An update from the Chron.
Incumbent Devon Anderson and challenger Kim Ogg have somewhat similar thoughts on dealing with misdemeanor marijuana possession, but are on polar opposites when it comes to trace amounts of crack cocaine, a perennial debate in Harris County.
On marijuana, both are proposing a diversion program, which offers the opportunity for offenders to avoid conviction and jail time.
Earlier this month, Anderson, a Republican, released to the Houston Chronicle general contours of a pilot plan for first-time marijuana offenders, which is still being developed with the Houston Police Department, the Harris County Sheriff’s Office and other county law enforcement offices.
The biggest difference between Anderson’s plan and the one announced last month by Ogg is whether those caught with the drug will be arrested and taken into custody.
Ogg also says her plan will save taxpayers millions.
The benefit to Ogg’s plan, advocates said, is keeping police officers on the street instead of spending time bringing in low-level offenders.
“It doesn’t make sense for people who are going to be released anyway to be driven across the county,” said Joe Ptak, who heads Texans Smart on Crime, a group working to implement “Cite & Summons” across the state. “Having police on patrol is the most effective way to protect communities, and Cite & Summons gives communities the opportunity to do that.”
Under Anderson’s plan, scheduled to go into effect this fall, every suspect will be taken to a police substation, where they will be booked in to the system and evaluated.
If deemed a low-risk, first-time offender, the person will be eligible for the program, which dismisses the case pending completion of community service and possibly, classroom instruction. If the requirements are successfully completed, no conviction appears on the person’s record.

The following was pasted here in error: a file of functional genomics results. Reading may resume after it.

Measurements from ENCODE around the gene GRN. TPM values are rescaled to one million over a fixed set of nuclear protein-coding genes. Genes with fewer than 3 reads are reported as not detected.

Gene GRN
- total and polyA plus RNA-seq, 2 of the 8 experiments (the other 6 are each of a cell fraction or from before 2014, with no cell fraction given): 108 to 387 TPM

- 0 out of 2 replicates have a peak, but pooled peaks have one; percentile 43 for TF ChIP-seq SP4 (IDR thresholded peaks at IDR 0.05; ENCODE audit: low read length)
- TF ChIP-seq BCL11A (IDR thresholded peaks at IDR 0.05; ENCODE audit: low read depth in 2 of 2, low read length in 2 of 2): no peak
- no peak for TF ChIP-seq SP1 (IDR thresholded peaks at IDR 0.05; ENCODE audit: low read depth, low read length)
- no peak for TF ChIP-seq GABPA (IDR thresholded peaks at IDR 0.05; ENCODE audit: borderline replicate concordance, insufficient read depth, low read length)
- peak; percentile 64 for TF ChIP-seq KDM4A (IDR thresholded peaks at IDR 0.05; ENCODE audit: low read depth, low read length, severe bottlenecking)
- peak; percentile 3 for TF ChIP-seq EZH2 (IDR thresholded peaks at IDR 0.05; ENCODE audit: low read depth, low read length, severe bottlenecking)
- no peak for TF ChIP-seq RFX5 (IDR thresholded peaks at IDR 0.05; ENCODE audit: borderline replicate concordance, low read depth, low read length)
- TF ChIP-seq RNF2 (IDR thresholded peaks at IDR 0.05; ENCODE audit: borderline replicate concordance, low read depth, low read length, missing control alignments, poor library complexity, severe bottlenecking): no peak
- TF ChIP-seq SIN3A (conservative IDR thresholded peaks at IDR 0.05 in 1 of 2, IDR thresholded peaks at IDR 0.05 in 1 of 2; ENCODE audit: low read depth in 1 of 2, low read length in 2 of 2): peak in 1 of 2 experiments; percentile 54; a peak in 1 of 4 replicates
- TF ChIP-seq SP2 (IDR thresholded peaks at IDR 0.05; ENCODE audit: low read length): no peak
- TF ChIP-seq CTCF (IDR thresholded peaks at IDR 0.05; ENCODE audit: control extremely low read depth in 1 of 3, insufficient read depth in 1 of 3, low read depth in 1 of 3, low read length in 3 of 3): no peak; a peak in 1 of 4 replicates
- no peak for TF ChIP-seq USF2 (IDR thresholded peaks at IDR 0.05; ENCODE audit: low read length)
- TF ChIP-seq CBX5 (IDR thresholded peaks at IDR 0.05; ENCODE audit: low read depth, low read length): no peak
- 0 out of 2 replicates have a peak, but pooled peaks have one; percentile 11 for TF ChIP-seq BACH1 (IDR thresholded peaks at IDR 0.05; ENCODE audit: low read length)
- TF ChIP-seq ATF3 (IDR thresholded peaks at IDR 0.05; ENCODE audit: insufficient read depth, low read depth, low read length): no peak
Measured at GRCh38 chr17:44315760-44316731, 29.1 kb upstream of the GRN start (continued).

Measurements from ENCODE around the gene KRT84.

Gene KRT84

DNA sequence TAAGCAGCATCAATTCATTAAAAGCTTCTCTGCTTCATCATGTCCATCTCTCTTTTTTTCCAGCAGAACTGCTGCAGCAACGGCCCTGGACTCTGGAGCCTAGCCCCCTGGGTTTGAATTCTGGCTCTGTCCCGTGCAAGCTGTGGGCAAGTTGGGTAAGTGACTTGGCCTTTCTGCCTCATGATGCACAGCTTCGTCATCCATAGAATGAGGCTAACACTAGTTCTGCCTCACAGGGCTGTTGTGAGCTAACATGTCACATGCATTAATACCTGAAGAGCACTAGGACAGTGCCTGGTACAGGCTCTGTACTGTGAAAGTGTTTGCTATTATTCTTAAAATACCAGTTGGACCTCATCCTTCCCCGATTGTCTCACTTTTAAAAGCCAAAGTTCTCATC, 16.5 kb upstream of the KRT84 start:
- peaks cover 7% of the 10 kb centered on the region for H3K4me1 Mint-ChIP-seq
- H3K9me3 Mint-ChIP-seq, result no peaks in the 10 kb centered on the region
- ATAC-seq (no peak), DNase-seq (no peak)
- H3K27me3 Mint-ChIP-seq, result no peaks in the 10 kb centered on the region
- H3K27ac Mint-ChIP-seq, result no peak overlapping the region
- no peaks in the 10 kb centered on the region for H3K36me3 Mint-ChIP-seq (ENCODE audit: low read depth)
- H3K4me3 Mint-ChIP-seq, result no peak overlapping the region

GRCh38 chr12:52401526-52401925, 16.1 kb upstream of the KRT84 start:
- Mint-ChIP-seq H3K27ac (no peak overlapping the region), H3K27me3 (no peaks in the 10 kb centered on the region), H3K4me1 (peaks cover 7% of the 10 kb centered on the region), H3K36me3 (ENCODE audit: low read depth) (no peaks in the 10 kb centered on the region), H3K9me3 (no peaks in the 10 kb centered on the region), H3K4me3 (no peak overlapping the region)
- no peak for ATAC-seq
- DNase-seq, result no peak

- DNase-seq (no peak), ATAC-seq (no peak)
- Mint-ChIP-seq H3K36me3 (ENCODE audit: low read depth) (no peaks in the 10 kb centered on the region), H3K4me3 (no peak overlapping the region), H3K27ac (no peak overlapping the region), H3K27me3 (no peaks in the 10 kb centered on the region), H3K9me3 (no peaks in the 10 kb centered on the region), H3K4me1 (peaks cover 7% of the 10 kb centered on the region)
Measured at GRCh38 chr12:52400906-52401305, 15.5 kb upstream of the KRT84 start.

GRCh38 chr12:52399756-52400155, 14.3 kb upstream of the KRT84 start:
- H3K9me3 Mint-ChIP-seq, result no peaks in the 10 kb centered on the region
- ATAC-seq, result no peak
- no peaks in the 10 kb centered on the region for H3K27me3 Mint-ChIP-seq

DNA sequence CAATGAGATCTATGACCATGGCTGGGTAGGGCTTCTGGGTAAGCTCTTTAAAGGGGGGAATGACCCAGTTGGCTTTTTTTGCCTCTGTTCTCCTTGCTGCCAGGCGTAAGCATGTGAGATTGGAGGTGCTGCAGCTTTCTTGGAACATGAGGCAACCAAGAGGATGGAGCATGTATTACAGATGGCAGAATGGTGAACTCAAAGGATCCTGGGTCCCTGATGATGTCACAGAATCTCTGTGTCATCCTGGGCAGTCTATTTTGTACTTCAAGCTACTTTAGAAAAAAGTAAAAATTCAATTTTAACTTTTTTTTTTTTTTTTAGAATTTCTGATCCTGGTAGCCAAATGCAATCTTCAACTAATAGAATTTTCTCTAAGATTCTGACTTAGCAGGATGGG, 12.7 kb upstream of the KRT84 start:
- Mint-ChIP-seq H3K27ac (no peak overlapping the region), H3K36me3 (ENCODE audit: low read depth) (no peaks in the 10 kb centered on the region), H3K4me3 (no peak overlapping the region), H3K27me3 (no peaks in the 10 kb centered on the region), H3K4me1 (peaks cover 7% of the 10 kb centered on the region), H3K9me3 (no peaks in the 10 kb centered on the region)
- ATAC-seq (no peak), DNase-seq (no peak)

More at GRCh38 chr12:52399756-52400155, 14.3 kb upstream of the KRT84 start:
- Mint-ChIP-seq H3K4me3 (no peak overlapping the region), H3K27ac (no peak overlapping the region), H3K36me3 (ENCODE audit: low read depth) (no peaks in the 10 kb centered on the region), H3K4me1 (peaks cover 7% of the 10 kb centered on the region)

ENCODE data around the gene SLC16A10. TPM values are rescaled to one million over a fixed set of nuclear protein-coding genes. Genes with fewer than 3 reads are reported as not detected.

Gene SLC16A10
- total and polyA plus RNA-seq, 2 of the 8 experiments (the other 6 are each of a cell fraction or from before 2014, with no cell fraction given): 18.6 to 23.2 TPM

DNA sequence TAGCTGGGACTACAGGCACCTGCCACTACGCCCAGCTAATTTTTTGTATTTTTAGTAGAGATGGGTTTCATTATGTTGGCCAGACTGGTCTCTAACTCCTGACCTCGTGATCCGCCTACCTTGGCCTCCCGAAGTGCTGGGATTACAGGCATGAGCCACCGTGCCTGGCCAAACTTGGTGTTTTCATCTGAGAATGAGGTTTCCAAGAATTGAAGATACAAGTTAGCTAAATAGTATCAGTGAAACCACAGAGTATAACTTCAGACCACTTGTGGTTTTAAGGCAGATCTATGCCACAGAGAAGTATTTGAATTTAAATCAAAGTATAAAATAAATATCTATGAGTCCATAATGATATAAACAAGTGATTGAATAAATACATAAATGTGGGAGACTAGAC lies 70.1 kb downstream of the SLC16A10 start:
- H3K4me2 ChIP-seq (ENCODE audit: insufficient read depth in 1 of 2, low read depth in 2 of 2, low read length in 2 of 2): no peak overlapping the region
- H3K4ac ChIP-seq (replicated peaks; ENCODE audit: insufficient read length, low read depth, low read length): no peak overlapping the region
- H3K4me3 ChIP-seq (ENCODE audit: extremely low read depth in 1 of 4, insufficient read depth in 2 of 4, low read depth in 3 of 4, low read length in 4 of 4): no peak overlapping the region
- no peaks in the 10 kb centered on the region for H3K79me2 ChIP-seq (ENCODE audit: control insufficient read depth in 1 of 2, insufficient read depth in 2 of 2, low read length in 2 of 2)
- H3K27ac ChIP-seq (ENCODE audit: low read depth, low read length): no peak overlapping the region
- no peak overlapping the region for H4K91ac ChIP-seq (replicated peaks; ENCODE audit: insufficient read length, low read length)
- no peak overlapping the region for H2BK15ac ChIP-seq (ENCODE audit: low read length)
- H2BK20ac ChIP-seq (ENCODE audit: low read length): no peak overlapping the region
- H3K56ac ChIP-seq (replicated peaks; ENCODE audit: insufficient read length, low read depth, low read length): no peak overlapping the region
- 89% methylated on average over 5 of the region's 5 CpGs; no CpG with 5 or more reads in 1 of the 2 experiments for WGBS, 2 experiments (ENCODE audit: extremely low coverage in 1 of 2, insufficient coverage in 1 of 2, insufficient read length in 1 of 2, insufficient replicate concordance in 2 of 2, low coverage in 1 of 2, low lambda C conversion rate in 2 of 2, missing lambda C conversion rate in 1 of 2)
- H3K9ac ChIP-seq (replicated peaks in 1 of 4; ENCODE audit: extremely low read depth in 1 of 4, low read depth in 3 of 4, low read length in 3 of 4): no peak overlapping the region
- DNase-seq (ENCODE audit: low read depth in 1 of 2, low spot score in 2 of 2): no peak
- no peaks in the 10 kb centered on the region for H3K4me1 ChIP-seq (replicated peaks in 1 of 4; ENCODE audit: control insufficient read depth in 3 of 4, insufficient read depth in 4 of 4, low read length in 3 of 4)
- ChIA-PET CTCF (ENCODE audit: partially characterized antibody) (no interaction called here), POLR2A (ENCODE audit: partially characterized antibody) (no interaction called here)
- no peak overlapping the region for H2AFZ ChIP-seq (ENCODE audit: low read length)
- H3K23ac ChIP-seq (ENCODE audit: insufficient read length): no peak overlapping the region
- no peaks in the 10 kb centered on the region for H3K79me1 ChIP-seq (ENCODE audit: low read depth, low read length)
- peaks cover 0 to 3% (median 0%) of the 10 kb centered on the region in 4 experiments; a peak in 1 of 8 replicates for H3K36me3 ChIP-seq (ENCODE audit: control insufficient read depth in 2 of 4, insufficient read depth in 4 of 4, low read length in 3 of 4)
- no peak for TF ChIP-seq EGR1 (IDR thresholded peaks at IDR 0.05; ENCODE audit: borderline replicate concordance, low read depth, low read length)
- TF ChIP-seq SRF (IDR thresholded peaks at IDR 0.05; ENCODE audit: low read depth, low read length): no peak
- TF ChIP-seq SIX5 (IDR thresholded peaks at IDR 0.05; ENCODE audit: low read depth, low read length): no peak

Repeat offenders and those with prior convictions will be booked into jail and will not be eligible for the program.
“The new program still allows for the police to make an arrest,” Anderson said in an email response to questions. A former felony court judge who presided over a drug court docket.
Under both plans, those who fail to comply with any of the requirements would be charged with the original case and arrested.
Ogg unveiled her plan last month, though she has been talking about it for a lot longer than that. I’m glad to see that DA Devon Anderson is partially on board with the idea, but 1) carting arrestees to police substations isn’t really that much of a savings in time and effort over hauling them downtown, and 2) given that Anderson was originally opposed to making any changes in handling pot cases, you have to give Ogg credit for changing the nature of the debate. She’s been the leader here, Anderson is trying to catch up.
And the election will raise again the different opinions on handling trace amounts of crack cocaine.
If elected, Ogg said, her first order of business will be to stop accepting criminal charges for people caught with cocaine residue in their mouths, on crack pipes and on other drug paraphernalia. The so-called “trace case” policy has see-sawed among the DAs. In 2012, GOP challenger Mike Anderson unseated incumbent Pat Lykos in part by attacking her policy of issuing misdemeanor tickets instead of arresting drug users for felonies in cases where police found tiny amounts of cocaine residue.
The issue was especially important to law enforcement agencies in 2012 and hinges on whether police officers should spend time and resources taking crack addicts to jail to be prosecuted.
He had argued that arresting low-level drug users was an effective tool for police to go after kingpins and high-level drug dealers. He also said it reduces crimes like burglaries, especially car break-ins, a position that was widely embraced by law enforcement unions.
Anderson reversed Lykos’ policy shortly after taking office. His wife, who was appointed to the post after his death last year, adopted his stance.
“How the courts and (assistant district attorneys) handle these cases in court can help address the offender’s problem with addiction,” Anderson said in a written response. She said her administration offers treatment options and deferred adjudication when appropriate.
As you know, I support the trace case policy, first implemented by Pat Lykos. I don’t believe ditching that policy has led to better outcomes, and I don’t believe being hardnosed about it is worth the cost. Ogg is also quite correct to point out the disparate effect that trace case arrests have on people of color. She’s on the leading edge of the trend, and I support the direction she wants to go.